#304 - Mark Miller (USA), 5th place leg / 10th place
"Flat out all day - that was the situation throughout today's special. It was really hard to find the right way because motorcycle riders who had gotten lost were coming up from all sides. That always puts doubts in your mind. But my co-driver Ralph Pitchford did an outstanding job. At the end we caught Krzysztof Holowczyc who had apparently suffered a puncture. In his dust it was no longer possible to attack although we almost managed to overtake him once. On the whole, things were running well today. I wouldn't mind if it continued this way for the next few days."
#308 - Giniel de Villiers (ZA), 4th place leg / 4th place
"Today the right tactics consisted of restraint and attack at the right places. Even though we lost a bit of ground again I'm pleased with the result. In the next few days we'll go into the depths of the Atacama Desert and thus into the heart of the 'Dakar'. The tables may quickly turn there, including to our benefit. The navigation today wasn't easy. 'Well done' to my co-driver Dirk von Zitzewitz who did an outstanding job."
Number of the day
A special victory for the Race Touareg: Since the launch of the cross-country rally prototype programme in 2004 the stage win of Carlos Sainz/Lucas Cruz today marks the 125th stage win in total. At the Dakar Rally the fastest time set on the stage between San Salvador de Jujuy and Calama amounted to the 40th single success.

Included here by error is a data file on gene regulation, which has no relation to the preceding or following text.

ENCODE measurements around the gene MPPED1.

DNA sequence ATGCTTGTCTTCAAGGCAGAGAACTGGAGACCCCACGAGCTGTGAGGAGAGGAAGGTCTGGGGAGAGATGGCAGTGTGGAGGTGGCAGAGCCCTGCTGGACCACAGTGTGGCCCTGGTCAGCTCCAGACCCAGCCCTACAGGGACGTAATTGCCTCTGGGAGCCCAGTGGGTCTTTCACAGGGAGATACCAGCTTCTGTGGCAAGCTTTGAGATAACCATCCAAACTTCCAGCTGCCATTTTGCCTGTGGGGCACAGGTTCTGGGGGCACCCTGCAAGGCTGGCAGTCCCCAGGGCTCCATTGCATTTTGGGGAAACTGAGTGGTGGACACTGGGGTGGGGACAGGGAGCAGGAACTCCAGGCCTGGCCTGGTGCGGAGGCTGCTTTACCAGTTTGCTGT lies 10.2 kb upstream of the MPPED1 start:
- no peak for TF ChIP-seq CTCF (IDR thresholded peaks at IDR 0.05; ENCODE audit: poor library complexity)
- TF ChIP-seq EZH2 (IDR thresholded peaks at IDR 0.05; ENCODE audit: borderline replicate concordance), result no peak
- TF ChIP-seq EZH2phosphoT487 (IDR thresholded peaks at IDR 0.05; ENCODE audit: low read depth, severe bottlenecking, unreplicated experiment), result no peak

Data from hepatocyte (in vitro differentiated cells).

From the Volkswagen bivouac
XXL-size border crossing for the Volkswagen team
For the drive from San Salvador de Jujuy in Argentina to Calama in Chile the Volkswagen logisticians had to consider a number of aspects. Due to the enormous altitude of the Paso de Jama, the plateau of which extends more than 4,000 metres above mean sea level over a distance of 240 kilometres, the vehicles of the factory squad from Wolfsburg carried a total of 15 oxygen bottles for medical emergencies on board. 55 tons of material had to clear customs. The service trucks and their cargo had been sealed as early as at the bivouac in San Salvador de Jujuy, and the forms plus the entry and exit stamps in the passports of the 72 team members prepared. Fresh foodstuffs were consumed in advance as their transfer to Chile is not permitted. A sufficient supply of diesel fuel plus drinking water is part of the normal preparations for the next rally day at the "Dakar" anyhow. A smooth border crossing was particularly important on the fourth leg today. The support vehicles were only allowed to take off after the last rally vehicle to ensure that they would not obstruct the rally vehicles' crossing of the border. Nevertheless, the support vehicles had to arrive at the bivouac in Calama to service the Race Touareg cars as quickly as possible.
Coming up next...
Thursday, 6th January: "If you roll over here, you won't come to rest before the bivouac, said an impressed "Dakar" winner Carlos Sainz in 2010 as he described the finish of the stage to Iquique. From the crest of the near-700-metre dune the stage finish and the Pacific Ocean can already be seen. The teams have to successfully master the roughly three-kilometre descent - braking prohibited - plus more than one minute of pure adrenalin after a strenuous day.